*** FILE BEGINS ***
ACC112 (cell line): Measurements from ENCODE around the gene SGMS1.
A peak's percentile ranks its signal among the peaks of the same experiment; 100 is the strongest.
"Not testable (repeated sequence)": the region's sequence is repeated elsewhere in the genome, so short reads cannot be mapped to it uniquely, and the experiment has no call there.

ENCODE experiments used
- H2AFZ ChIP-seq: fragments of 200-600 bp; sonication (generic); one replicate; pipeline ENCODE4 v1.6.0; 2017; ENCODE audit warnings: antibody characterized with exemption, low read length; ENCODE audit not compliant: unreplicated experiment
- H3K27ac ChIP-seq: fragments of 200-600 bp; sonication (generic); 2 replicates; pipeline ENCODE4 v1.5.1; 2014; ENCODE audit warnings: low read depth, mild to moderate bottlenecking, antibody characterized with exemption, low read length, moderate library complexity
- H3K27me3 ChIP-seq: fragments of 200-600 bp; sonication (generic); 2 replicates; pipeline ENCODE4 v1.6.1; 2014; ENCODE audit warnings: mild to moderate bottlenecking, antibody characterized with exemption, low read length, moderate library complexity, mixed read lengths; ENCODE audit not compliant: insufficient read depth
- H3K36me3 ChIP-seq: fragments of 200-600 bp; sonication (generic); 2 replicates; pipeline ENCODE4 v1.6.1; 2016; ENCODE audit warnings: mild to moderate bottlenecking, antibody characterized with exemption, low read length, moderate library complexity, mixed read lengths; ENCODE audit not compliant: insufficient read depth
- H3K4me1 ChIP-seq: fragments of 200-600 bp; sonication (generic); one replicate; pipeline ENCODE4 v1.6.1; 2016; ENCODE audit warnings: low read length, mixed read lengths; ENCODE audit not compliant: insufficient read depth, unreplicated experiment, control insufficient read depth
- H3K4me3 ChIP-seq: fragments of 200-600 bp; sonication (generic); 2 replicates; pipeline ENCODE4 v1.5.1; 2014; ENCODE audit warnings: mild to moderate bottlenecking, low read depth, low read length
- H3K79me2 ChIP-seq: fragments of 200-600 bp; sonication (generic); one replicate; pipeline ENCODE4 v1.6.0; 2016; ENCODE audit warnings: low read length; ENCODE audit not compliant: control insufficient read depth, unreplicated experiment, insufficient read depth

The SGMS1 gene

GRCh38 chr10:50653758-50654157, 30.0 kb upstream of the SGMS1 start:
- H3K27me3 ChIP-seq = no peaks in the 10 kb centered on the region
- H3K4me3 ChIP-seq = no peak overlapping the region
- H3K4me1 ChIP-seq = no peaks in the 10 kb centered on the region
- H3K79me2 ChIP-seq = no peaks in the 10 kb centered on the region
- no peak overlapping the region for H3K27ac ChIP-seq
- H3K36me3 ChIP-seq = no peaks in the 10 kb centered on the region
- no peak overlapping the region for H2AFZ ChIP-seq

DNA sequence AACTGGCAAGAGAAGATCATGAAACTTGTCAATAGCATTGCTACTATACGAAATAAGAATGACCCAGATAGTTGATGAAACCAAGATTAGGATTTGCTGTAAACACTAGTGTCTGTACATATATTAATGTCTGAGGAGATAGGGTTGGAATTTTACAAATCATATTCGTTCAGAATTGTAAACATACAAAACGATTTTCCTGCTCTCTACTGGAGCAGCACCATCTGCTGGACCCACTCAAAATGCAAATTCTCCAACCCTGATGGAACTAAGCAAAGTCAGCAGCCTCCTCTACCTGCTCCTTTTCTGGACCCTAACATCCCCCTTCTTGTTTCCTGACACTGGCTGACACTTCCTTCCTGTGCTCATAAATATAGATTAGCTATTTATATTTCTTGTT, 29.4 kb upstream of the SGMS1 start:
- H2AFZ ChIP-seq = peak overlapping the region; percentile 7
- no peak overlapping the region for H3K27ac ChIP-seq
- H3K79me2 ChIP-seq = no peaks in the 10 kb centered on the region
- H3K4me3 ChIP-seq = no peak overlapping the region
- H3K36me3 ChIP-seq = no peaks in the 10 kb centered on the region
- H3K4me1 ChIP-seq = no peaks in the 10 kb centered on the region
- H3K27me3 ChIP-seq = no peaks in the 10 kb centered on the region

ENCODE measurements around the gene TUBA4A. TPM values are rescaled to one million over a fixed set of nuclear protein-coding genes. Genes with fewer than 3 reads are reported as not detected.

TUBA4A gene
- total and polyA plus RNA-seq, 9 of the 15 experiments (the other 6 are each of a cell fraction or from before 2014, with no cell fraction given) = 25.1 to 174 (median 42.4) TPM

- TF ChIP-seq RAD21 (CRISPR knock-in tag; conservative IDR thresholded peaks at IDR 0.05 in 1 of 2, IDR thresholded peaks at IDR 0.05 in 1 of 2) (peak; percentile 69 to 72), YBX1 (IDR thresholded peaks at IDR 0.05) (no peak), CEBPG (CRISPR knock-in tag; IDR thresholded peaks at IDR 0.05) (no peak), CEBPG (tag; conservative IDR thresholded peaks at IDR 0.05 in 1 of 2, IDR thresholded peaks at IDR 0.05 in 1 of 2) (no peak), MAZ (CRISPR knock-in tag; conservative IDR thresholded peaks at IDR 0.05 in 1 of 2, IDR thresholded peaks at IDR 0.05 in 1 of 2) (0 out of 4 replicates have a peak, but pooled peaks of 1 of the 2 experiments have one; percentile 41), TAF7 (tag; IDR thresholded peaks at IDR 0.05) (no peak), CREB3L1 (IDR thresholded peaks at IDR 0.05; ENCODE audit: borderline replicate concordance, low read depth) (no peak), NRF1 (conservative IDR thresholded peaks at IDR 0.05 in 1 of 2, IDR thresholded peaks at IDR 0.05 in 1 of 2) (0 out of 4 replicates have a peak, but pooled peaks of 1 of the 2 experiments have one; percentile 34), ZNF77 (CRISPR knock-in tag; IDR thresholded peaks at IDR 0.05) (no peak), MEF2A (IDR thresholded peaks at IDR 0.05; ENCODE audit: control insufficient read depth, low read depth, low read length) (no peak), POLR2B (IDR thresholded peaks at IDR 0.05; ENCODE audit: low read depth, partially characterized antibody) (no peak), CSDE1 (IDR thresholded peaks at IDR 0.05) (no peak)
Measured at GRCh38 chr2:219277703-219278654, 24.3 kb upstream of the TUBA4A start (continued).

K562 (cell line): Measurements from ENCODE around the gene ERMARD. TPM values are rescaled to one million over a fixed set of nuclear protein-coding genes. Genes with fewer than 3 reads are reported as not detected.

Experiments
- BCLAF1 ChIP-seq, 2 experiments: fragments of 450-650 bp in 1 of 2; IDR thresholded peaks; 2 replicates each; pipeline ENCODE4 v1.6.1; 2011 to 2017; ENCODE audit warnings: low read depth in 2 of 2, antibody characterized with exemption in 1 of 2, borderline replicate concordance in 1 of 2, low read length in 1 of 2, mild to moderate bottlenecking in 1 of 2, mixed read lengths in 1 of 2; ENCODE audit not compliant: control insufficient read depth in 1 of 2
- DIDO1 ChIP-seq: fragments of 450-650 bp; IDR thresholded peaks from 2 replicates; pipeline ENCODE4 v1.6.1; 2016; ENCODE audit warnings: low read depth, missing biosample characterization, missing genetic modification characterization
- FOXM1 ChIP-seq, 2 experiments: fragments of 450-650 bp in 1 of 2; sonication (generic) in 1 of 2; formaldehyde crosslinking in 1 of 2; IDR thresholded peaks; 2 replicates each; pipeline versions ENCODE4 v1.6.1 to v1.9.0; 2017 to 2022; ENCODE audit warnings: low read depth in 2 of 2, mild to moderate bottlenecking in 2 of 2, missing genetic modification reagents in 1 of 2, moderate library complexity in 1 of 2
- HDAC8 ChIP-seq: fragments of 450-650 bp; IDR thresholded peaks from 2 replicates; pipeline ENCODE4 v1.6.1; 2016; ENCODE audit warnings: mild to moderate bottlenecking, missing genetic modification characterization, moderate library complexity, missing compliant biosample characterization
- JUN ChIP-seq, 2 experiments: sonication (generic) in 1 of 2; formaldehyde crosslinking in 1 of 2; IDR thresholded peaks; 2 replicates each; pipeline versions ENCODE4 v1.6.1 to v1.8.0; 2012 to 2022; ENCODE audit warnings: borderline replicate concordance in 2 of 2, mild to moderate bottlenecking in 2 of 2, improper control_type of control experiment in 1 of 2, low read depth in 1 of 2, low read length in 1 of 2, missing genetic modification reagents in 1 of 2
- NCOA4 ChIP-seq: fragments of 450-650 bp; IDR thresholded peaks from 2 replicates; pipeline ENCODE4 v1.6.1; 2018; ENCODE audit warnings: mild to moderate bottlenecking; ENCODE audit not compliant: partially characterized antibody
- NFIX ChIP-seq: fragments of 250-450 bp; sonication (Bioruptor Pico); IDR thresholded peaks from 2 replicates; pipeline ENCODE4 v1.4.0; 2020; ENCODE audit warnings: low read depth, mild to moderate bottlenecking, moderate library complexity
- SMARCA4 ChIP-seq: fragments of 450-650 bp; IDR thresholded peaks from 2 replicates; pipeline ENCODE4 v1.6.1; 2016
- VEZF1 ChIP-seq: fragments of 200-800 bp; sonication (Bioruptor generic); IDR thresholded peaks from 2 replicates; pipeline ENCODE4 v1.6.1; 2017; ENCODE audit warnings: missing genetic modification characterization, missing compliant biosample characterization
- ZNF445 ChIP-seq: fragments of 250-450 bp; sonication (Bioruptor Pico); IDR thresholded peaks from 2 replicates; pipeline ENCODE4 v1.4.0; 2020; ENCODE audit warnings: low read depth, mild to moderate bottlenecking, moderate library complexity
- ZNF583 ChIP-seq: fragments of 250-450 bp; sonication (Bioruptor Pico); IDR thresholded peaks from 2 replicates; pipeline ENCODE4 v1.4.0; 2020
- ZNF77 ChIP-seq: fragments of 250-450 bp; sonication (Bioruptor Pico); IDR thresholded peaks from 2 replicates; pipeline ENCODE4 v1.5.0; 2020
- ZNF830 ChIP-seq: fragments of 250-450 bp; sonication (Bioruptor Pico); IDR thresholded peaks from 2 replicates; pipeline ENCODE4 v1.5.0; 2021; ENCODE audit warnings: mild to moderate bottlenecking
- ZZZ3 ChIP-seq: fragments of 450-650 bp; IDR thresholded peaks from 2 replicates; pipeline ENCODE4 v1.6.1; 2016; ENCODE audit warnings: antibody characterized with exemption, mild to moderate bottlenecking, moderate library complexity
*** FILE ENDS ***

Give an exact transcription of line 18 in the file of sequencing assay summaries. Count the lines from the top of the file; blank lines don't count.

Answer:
- no peak overlapping the region for H3K27ac ChIP-seq